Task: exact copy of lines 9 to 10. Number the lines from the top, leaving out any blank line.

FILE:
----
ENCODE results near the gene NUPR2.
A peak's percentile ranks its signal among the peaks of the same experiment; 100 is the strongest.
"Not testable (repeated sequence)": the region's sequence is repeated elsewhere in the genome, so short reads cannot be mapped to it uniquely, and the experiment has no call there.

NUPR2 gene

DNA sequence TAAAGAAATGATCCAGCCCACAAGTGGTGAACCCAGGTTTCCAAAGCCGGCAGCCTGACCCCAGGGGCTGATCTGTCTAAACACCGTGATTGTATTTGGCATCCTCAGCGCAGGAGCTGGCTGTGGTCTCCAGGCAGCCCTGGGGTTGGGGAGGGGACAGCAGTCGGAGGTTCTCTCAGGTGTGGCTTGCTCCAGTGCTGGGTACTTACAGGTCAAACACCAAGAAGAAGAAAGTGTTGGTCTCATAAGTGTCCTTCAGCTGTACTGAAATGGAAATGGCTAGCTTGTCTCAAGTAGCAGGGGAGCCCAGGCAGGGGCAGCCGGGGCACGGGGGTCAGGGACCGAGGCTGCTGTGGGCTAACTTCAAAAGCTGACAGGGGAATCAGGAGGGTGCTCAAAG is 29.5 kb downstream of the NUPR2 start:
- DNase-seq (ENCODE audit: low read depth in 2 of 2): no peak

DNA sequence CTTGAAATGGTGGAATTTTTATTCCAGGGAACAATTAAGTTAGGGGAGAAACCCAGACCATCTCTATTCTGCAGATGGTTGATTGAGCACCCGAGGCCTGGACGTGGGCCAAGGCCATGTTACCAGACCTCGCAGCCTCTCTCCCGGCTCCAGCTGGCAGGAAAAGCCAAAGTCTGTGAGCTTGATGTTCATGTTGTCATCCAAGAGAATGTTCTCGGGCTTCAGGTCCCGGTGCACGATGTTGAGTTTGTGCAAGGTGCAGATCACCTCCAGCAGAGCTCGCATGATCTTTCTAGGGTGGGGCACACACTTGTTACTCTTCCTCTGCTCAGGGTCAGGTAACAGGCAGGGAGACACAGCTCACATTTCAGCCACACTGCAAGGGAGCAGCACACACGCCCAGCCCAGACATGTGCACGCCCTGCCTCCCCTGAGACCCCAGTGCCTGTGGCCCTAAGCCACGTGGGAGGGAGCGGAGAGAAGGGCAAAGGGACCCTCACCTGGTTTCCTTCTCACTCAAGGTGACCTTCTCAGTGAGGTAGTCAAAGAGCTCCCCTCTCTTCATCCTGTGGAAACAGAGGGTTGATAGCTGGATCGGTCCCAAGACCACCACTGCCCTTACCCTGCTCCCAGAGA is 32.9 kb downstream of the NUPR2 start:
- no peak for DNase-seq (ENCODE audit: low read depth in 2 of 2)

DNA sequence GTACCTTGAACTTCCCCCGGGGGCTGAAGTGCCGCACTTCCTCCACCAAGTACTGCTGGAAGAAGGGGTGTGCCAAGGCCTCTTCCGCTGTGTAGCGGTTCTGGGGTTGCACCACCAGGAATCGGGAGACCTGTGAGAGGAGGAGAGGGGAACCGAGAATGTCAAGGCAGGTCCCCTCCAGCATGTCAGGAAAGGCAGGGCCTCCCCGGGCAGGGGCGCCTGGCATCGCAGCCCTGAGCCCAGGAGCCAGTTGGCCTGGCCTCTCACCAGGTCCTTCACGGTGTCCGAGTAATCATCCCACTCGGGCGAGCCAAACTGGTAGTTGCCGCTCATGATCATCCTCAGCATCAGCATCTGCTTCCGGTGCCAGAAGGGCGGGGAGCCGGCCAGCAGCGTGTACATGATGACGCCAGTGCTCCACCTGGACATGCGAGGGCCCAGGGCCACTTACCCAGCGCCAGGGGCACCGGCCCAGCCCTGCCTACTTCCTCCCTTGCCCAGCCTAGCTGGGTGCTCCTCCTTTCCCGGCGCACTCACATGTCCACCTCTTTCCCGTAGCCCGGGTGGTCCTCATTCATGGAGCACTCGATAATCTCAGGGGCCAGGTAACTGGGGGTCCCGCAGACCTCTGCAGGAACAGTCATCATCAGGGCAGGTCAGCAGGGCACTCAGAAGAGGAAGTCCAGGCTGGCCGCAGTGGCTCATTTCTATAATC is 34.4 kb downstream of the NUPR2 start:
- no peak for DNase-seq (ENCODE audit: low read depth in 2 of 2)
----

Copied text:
DNA sequence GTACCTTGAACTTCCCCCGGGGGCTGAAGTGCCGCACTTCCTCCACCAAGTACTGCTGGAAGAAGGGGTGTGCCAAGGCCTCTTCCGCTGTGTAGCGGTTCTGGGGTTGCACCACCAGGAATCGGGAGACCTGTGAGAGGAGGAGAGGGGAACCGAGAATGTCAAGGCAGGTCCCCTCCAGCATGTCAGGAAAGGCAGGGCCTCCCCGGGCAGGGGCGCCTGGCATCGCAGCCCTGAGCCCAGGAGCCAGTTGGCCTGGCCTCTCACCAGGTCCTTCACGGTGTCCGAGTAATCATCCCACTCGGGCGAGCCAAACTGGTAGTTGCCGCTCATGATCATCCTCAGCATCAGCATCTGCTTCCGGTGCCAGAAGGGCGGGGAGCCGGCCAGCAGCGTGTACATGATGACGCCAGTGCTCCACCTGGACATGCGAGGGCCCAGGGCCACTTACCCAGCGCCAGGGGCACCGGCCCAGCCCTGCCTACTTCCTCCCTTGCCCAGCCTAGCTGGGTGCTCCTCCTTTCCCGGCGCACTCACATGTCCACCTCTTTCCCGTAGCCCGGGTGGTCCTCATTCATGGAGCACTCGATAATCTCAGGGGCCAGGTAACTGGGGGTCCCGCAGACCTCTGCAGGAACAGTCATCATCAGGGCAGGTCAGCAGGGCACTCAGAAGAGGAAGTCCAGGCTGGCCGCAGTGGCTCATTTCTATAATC is 34.4 kb downstream of the NUPR2 start:
- no peak for DNase-seq (ENCODE audit: low read depth in 2 of 2)